The new SAT places a heavy emphasis on the “Heart of Algebra,” which is a bizarre and tortured euphemism for, mostly, working with linear equations. One of the kinds of questions you know you’re going to see, probably more than once, on your SAT is solving systems of linear equations. For example:

\dfrac{1}{3}x+\dfrac{1}{6}y=12

2x+5y=21

Which ordered pair (x,y) satisfies the system of equations above?

A) \left(\dfrac{339}{8},-\dfrac{51}{4}\right)

B) \left(18, 36\right)

C) \left(\dfrac{1}{2},4\right)

D) \left(-3,\dfrac{29}{5}\right)

There are a bunch of good ways to solve such a problem, and I think you should know all of them. So, I’m going to talk about all of them. That’s what you come here for, after all.

Substitution

To solve by substitution, first you’ll want to get one of the variables in one of the equations alone. It doesn’t matter which variable, and it doesn’t matter which equation, so pick the one that looks easiest to isolate. I’m gonna get the x from the first equation by itself. First, subtract the y-term from each side…

\dfrac{1}{3}x+\dfrac{1}{6}y=12

\dfrac{1}{3}x=12-\dfrac{1}{6}y

Then multiply by 3 to get x alone…

3\left(\dfrac{1}{3}x\right)=3\left(12-\dfrac{1}{6}y\right)

x=36-\dfrac{3}{6}y

x=36-\dfrac{1}{2}y

Once I’ve got x alone, I’m going to substitute what I now know x equals into the other equation. This is important! You won’t get anywhere if you substitute back into the equation you just manipulated—you’ll eventually just end up at 0 = 0. Right, so:

x=36-\dfrac{1}{2}y

2x+5y=21

2\left(36-\dfrac{1}{2}y\right)+5y=21

Then I’m going to solve that equation for y:

72-y+5y=21

72+4y=21

4y=-51

y=-\dfrac{51}{4}

Once I’ve got my y I can actually look at the answer choices and see that I’m able to eliminate every choice but A. If I were in a hurry, I’d bubble that and move on. Since we’re practicing, though, I’m going to finish this process by putting the y I just found into one of the previous equations to get x. I like to use the equation I already solved for x to save me a step or two:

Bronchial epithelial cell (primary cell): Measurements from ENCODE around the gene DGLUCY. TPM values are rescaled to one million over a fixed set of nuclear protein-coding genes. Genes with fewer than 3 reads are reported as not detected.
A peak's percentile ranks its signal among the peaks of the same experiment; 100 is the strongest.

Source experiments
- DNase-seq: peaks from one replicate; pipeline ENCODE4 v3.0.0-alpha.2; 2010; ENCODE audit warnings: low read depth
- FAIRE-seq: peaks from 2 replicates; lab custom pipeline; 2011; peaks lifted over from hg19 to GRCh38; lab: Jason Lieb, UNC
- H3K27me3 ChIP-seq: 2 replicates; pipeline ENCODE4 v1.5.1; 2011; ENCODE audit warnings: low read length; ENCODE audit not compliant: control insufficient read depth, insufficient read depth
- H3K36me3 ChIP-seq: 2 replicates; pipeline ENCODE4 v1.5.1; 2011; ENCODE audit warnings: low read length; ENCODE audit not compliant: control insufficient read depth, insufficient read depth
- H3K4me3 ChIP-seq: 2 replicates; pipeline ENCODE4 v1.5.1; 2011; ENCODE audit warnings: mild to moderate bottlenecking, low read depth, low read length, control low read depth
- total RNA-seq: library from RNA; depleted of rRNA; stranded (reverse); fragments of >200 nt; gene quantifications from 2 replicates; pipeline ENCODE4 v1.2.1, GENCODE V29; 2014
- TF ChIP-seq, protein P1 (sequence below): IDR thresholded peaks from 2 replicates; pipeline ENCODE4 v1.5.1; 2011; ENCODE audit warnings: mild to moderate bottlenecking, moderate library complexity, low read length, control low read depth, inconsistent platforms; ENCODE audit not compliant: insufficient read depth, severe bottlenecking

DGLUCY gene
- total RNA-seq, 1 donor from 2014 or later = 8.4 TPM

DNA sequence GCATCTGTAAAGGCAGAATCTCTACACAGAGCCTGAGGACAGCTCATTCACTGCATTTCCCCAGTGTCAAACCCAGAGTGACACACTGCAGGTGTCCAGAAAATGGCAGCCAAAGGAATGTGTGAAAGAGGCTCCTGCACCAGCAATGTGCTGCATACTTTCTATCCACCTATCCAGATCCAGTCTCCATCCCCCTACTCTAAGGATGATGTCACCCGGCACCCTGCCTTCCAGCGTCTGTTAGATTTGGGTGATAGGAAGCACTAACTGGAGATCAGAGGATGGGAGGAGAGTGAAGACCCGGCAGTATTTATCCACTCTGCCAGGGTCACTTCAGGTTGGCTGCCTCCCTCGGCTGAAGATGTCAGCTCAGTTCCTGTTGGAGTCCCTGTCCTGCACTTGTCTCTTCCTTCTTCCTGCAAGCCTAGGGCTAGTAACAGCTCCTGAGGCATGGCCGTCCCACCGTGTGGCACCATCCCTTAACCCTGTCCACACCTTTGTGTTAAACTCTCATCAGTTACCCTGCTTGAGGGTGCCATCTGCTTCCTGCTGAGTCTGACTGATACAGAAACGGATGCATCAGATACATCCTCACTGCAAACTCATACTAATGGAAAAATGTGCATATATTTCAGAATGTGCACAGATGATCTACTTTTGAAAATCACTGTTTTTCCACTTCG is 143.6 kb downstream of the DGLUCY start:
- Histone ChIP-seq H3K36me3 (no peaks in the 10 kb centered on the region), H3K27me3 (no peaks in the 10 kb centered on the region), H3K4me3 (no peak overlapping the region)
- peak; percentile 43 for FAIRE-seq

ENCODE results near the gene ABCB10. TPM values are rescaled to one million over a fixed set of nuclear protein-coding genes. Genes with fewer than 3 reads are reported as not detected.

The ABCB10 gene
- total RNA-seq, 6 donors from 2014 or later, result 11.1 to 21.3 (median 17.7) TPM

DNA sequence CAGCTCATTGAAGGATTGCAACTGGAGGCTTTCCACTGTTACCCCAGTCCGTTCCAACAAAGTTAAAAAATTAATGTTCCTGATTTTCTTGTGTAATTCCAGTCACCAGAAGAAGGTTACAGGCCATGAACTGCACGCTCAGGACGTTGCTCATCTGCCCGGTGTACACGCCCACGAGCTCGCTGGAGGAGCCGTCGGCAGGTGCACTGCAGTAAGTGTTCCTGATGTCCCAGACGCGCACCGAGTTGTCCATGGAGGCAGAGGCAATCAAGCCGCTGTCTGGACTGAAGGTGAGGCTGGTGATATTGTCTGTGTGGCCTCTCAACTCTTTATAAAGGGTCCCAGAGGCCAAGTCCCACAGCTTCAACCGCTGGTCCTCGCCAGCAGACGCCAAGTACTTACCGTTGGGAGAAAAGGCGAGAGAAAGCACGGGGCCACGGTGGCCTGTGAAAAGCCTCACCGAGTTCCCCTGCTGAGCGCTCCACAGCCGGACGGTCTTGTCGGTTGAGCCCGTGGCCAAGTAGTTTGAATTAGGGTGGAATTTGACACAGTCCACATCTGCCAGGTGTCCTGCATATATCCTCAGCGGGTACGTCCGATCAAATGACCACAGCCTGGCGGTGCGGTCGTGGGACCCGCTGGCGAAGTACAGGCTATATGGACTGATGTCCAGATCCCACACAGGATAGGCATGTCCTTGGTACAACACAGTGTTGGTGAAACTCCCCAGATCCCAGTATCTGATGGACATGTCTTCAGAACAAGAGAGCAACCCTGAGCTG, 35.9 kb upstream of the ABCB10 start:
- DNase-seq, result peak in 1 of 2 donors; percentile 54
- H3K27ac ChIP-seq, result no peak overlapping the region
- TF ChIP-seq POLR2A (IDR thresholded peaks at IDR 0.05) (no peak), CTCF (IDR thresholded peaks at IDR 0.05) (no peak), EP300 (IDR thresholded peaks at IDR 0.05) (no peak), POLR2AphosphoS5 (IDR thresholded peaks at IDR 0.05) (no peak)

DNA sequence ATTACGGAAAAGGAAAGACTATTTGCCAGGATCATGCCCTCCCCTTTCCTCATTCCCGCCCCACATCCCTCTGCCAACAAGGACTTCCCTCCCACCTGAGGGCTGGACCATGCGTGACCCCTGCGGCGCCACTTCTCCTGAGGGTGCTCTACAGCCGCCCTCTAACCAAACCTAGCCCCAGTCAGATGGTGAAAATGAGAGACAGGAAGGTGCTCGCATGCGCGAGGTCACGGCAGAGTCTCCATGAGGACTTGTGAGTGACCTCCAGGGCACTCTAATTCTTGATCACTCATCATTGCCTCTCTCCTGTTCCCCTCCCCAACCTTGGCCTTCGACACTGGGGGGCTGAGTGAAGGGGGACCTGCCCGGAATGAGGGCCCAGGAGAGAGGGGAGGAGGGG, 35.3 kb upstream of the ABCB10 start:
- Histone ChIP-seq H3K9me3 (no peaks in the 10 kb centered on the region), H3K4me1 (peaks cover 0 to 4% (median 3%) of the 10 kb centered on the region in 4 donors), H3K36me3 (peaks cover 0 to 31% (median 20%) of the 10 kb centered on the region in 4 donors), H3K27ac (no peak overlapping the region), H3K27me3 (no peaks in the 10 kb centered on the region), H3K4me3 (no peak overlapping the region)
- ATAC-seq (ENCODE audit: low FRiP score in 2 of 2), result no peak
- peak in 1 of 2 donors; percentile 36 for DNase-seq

x=36-\dfrac{1}{2}y

x=36-\left(\dfrac{1}{2}\right)\left(-\dfrac{51}{4}\right)

x=36+\dfrac{51}{8}

x=\dfrac{288}{8}+\dfrac{51}{8}

x=\dfrac{339}{8}

So, there you have it. Choice A is for sure the answer: \left(\dfrac{339}{8},\dfrac{-51}{4}\right) is a solution for that system of equations.

Elimination

Substitution is the classic, the mainstay. Most people know how to do it and are comfortable with it. Elimination, to my constant amazement, seems less universally known. I say to my amazement because elimination is awesome.

\dfrac{1}{3}x+\dfrac{1}{6}y=12

2x+5y=21

Which ordered pair (x,y) satisfies the system of equations above?

A) \left(\dfrac{339}{8},-\dfrac{51}{4}\right)

B) \left(18, 36\right)

C) \left(\dfrac{1}{2},4\right)

D) \left(-3,\dfrac{29}{5}\right)

To solve the same problem with elimination (I’ve pasted it in above so you don’t have to scroll to see it), what you’ll want to do is instead of trying to isolate any variables, find a way to multiply one of the equations by something so that either the x-coefficients in each equation are equal, or the y-coefficients are equal. I see an easy way to do that:

\dfrac{1}{3}x+\dfrac{1}{6}y=12

6\left(\dfrac{1}{3}x+\dfrac{1}{6}y\right)=6(12)

\dfrac{6}{3}x+\dfrac{6}{6}y=72

2x+y=72

That’s what I’m talking about! I’ve got a 2x there, and a 2x in the other equation: 2x+5y=21. Now all I need to do is subtract one equation from the other, eliminating the 2x making it very easy to solve for y:

     \begin{align*} 2x+y &=72\\ -(2x+5y&=21)\\ -4y&=51\\ y&=-\dfrac{51}{4} \end{align*}

Easy, right? Now to find x, we just substitute -\dfrac{51}{4} in for y in either equation:

2x+5y=21

2x+5\left(-\dfrac{51}{4}\right)=21

2x-\dfrac{255}{4}=21

2x-\dfrac{255}{4}=\dfrac{84}{4}

2x=\dfrac{339}{4}

x=\dfrac{339}{8}

Cool, right? Unsurprisingly, because math works, we landed on the same answer with both methods. But we’re not done yet, folks. There are still more ways to solve a system of linear equations!